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Judge Sets Alleged Westchester ‘Pot Mom’ Free On $500,000 Bond

4 Acquaintances Put Up Their Assets To Secure Andrea Sanderlin's Freedom
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NEW YORK (CBSNewYork)Andrea Sanderlin, the so-called Westchester pot mom, was released Monday on $500,000 bond secured by the financial assets of four casual acquaintances.

As CBS 2’s Hazel Sanchez reported, Sanderlin looked weathered during her court appearance. Later, she dodged cameras and questions as she left Brooklyn Federal Court, CBS 2’s Tracee Carrasco reported.

The Scarsdale mother of two, infamously known as “pot mom,” looked emotionless, despite being released from jail. She didn’t say a single word as her entourage rushed her to a silver SUV.

She had been behind bars since her arrest in May when federal agents busted her for allegedly running a multi-million dollar marijuana-growing operation out of a warehouse in Maspeth, Queens.

Judge Steven Gold was reluctant to grant Sanderlin’s release when none of her family members agreed to sign her bond.

Four of her acquaintances, including an Metropolitan Transportation Authority worker and her hairdresser, appeared before the judge to put up their assets securing the bond, Sanchez reported.

Courtroom sketch of Andrea Sanderlin (credit: handout)

Courtroom sketch of Andrea Sanderlin (credit: handout)

“She’s a really good mom, that’s all I want to say,” her hairdresser told Sanchez after court.

The judge agreed to release Sanderlin on the condition that her parents and her children’s grandmother to sign the bond by Wednesday.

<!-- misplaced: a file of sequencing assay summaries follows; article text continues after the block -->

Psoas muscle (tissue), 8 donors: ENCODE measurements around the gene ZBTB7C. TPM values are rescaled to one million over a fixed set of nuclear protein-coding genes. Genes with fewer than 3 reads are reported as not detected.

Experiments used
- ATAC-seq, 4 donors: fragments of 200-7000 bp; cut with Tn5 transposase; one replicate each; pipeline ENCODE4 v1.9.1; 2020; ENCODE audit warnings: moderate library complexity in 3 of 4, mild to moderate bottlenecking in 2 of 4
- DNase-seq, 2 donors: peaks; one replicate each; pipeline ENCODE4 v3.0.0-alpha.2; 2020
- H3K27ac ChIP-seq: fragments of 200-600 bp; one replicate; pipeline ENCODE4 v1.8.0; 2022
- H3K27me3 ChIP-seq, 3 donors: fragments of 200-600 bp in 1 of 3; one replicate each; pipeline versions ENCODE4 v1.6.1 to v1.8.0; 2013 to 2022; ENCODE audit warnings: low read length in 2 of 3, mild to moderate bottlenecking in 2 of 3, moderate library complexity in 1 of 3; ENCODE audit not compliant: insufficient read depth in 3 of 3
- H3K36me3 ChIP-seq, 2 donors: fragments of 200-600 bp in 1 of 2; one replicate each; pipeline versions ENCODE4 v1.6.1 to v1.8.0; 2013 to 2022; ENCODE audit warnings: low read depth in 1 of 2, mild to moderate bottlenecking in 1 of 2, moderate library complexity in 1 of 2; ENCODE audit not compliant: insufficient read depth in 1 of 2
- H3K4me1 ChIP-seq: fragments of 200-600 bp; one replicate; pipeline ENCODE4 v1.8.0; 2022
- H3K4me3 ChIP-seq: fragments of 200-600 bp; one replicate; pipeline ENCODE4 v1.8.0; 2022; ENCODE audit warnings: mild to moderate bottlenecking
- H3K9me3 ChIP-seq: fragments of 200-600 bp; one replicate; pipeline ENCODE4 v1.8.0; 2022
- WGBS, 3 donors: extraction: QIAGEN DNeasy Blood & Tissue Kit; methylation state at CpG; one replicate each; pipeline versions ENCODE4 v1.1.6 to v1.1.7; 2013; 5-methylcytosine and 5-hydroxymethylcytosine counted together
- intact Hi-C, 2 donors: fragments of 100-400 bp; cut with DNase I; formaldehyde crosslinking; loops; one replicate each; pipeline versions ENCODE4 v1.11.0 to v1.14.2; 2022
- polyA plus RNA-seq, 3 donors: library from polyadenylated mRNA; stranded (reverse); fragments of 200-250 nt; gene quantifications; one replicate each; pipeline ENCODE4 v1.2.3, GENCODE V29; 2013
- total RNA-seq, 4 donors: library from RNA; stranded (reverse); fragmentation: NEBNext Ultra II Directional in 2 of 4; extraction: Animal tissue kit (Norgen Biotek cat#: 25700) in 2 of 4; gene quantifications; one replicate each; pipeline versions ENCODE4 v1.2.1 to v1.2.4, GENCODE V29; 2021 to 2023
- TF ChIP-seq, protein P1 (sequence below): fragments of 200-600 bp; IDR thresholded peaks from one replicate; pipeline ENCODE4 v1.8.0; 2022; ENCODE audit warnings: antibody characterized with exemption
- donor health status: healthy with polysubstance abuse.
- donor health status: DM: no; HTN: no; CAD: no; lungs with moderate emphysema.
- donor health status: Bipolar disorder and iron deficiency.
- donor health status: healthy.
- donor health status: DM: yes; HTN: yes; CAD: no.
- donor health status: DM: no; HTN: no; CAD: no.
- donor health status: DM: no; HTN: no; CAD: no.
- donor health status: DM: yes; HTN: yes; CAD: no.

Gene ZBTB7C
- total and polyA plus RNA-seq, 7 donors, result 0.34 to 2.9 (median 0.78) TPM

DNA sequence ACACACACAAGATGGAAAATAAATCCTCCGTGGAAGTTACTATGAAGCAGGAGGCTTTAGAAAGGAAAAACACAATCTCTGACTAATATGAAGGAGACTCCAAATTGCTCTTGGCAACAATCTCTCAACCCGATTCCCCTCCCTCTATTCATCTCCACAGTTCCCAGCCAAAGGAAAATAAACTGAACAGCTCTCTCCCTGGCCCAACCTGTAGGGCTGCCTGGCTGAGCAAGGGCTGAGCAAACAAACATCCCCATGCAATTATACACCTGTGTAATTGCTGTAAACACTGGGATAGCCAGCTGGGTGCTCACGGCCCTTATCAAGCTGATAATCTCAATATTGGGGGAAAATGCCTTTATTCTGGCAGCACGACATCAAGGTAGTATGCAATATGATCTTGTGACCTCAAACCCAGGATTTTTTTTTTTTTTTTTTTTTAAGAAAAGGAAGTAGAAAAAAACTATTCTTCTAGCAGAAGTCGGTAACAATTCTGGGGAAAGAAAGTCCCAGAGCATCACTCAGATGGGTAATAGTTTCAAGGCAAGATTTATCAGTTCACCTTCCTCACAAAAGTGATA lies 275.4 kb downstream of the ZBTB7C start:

“I don’t know if this woman has millions or a couple of hundred dollars, but she doesn’t work, lives in Scarsdale, drives a Mercedes. I can’t make it add up,” said the judge.

She will be fitted with an electronic monitoring device.

Sanderlin, 45, was busted by agents of the Drug Enforcement Agency after they raided the business she operated under the name “Fantastic Enterprises.”

Agents seized nearly 3,000 marijuana plants, worth $3 million.

The warehouse featured two large rooms with the kind of lighting equipment, irrigation and ventilation systems needed to grow hydroponic marijuana, officials said.

The DEA said it was tipped off to the marijuana growing operation by the unusually high electric bills.

Sanderlin pleaded not guilty last week to charges of manufacturing and possessing marijuana with intent to distribute and maintaining a drug-involved premise.

If convicted, she could face up to 10 years in prison. But she could face a lesser sentence under federal sentencing guidelines.

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